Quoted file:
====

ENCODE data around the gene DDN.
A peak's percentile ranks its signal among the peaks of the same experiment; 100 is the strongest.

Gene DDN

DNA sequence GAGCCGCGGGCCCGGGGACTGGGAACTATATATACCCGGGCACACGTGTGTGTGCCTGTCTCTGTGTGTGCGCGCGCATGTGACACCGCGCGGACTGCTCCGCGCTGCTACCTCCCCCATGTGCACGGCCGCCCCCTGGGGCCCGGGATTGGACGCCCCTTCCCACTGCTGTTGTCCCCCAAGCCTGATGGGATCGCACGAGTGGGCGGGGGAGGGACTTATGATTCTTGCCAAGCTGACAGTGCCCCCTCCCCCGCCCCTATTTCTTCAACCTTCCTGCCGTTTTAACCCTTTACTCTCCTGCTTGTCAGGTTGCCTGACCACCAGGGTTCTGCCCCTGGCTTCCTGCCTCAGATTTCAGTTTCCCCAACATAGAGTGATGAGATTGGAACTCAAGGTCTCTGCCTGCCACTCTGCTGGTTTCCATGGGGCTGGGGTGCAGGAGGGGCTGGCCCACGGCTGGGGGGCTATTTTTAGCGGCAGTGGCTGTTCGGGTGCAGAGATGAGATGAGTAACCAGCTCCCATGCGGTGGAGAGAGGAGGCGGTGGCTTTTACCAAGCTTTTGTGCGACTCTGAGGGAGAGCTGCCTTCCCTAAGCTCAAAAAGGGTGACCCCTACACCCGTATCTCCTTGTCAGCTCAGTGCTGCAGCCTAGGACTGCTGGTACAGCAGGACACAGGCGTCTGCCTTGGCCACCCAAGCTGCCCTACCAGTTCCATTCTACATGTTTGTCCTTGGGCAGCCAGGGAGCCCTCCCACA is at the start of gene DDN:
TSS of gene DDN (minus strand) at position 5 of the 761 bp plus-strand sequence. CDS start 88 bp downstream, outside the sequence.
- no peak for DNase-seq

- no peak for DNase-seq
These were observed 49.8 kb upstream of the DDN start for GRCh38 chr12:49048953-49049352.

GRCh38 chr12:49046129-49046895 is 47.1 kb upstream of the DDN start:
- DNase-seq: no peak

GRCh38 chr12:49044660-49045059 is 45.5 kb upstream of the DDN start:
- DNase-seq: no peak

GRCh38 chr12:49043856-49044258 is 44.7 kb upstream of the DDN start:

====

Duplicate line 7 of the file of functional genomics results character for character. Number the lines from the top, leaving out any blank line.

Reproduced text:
- no peak for DNase-seq